INTERVIEWS, REVIEWS & RELATED ARTICLES
Sydney Morning Herald JULY 30, 2011 - by Kylie Northover
THE FUNK AND THE FURY
For any second-generation musician, living up to a parent's legacy can be tricky, but for Seun Kuti, son of late afrobeat legend Fela, it's a legacy bigger than just music.
Fela Kuti, who died in 1997, was a musical and political revolutionary. A multi-instrumentalist and singer, Kuti invented afrobeat - a blend of traditional West African Yoruba music, jazz, funk and chanting, with political and social messages - seriously uptempo, percussive-driven, funky protest music.
He was revered in Nigeria not only as a rock star but as a human rights and political activist.
Kuti's overt calls for revolution made him a hero of the Nigerian people - his life is still marked in Lagos by the annual Felabration at the club he set up, The Shrine - and an enemy of the government. Throughout his career he was beaten, imprisoned and his compound, Kalakuta Republic housing his family, band members, a free clinic and a recording studio, was burnt to the ground by the military government.
More than a million people lined the streets of Lagos for his funeral.
Seun, his youngest son, played in his father's band - first Africa 70 then Egypt 80 - from the time he was nine years old, taking over as bandleader when Fela died.
His latest album as Egypt 80 bandleader, From Africa With Fury: Rise, is hypnotic afrobeat at is best and purest.
While elements of afrobeat have been appropriated by contemporary bands, Kuti writes and plays pure, politically motivated music, with legendary British muso Brian Eno producing.
"The idea of getting Brian Eno coming in to produce the album wasn't to change the sounds - just to make it sound better. More evolution than change," Kuti says. "I'm very satisfied with the album and proud of it."
It's poignant though, that Kuti's album addresses some of the same injustices his father was writing about forty years ago - Nigeria is still run by the People's Democratic Party, a legacy of military leader Olusegun Obasanjo, who clashed with Fela in the 1970s.
"It's frustrating, but that's the situation we find ourselves in Africa. Africa has to get vocal for its people - we need more artists like my father, more people involved in the politics of their country," he says. "I think it's important for artists in Africa to represent us; to speak for the people, to inspire people to understand the situation and be a voice for the majority."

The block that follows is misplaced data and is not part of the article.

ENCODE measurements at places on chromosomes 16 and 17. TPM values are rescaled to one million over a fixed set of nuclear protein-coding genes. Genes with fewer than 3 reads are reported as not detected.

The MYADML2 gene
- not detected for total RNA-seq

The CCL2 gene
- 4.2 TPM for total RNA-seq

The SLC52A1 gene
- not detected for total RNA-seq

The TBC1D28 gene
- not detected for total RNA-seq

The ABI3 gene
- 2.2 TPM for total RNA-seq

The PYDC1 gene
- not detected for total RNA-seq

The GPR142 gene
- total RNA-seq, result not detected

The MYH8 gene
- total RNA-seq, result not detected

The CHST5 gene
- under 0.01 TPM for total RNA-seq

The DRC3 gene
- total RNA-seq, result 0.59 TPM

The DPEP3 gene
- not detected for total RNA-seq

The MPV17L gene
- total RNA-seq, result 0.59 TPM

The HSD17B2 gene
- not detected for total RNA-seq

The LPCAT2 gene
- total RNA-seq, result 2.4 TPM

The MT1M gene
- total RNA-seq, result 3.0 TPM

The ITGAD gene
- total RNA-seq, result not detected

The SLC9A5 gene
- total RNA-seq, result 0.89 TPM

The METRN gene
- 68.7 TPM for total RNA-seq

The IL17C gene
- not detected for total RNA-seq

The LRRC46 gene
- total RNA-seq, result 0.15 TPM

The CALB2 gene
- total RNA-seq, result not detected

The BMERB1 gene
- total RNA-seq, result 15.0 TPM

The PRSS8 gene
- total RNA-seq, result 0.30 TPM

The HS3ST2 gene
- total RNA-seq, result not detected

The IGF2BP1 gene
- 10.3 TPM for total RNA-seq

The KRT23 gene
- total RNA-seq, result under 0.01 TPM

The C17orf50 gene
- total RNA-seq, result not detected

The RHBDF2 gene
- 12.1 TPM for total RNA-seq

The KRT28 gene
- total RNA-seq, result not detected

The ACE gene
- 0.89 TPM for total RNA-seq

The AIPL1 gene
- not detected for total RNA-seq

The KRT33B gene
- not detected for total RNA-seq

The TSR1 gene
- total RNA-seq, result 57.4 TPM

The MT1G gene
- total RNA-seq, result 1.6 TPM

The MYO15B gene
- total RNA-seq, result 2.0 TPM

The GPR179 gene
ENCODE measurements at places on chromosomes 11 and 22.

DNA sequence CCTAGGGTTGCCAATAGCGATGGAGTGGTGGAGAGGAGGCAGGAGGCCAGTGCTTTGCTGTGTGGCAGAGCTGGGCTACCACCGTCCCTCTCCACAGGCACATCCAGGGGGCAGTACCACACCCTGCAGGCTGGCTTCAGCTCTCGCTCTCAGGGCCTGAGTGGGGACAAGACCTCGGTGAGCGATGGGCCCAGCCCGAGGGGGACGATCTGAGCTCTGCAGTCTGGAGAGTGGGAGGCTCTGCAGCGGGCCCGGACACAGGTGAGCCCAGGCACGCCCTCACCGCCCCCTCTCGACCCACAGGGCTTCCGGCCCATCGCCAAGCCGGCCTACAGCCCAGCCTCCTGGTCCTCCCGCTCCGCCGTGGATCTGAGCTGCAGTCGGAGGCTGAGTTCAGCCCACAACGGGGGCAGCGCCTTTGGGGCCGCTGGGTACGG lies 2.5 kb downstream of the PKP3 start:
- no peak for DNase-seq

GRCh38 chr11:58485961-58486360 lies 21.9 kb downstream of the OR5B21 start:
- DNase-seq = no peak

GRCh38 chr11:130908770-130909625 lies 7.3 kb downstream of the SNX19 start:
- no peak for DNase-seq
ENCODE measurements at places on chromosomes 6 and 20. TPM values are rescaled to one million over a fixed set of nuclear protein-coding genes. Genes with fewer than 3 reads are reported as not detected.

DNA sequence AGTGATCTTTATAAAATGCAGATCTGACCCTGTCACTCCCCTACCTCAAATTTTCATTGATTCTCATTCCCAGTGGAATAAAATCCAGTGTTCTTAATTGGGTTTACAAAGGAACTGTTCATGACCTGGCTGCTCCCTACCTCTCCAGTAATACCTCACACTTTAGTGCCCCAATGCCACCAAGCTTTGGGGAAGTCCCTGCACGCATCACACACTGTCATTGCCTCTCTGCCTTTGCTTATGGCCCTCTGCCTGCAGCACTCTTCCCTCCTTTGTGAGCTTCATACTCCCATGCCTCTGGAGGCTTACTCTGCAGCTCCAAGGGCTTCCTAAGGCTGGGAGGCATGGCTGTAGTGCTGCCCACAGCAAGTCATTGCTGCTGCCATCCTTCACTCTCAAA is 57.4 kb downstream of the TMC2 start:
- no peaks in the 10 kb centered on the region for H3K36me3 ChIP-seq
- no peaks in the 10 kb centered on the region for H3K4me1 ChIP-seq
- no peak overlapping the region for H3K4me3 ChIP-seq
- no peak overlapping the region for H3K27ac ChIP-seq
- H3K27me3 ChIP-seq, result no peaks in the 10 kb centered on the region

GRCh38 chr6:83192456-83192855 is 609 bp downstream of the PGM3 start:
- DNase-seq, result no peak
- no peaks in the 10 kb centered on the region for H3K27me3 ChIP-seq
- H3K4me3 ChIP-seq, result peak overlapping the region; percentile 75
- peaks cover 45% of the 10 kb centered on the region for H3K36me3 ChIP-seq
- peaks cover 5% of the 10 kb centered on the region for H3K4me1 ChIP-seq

On the album, he takes aim at corporate giants such as Monsanto and Halliburton as much as his government.
Does the recent "Arab spring" offer him some hope for Africa?
"I wrote this album eighteen months before the Arab revolution but I hope that the young people in Africa are going to be more interested in politics, now that more Africans are educated than ever before.
"To be able to fight any system, you have to understand the system, and when people get educated they understand what the system is supposed to do and they have the weapon to stand up against it... I think there's hope with young people learning what's happening and coming together to demand what they believe is right for them."
But sweeping change, he says, will take time - generations, even beyond any revolution.
"I think, in my lifetime, only the beginnings will happen. No change or revolution of big importance takes place in one lifetime. This is what Africans are not being taught - Africans have to be patient to get the kind of change that we want. We won't become prosperous overnight, it will take time."
Like his father, Kuti, twenty-eight, plans to eventually move into politics. Fela Kuti formed the Movement of the People, and put himself forward for president in Nigeria's 1983 elections, although his candidature was refused.
He fought through his songs instead, writing corrupt politicians and establishment figures into his lyrics. "At some point I will go into politics," Kuti says decisively.
"But I still want to be a musical carrier - if I can accomplish both. I want to be a political influence here, to actually speak for my people."
He plans to set up a party and reckons he'll "probably have more luck" than his late father, who was openly attacked by the military government.
"Now African governments have to behave because our Western overlords have insisted that they have to have democratic practices - they can't be as outlandish as the military regimes were. They need the Western support to prop up their governments, in terms of military support, financial aid, the big companies making them rich.
"But they're really not representing the African people, they're businessmen and they need the Western governments for their business."
For now, Kuti is content to use afrobeat as his weapon for change.
"Right now, music is the only way," he says. "My career in music is in the developing stage and is just rising up. I need to build that up to a level where it can sustain itself before I involve myself with something else. I'm the kind of person who doesn't do something for the publicity."
And as for what might be perceived as a shadow cast by his famous father, Kuti says:
"His legacy is part of me, something I believe in, but even if I wasn't Fela's son, I would still believe in what he stood for as an individual."
From Africa With Fury: Rise, by Seun Kuti and Egypt 80, is out now.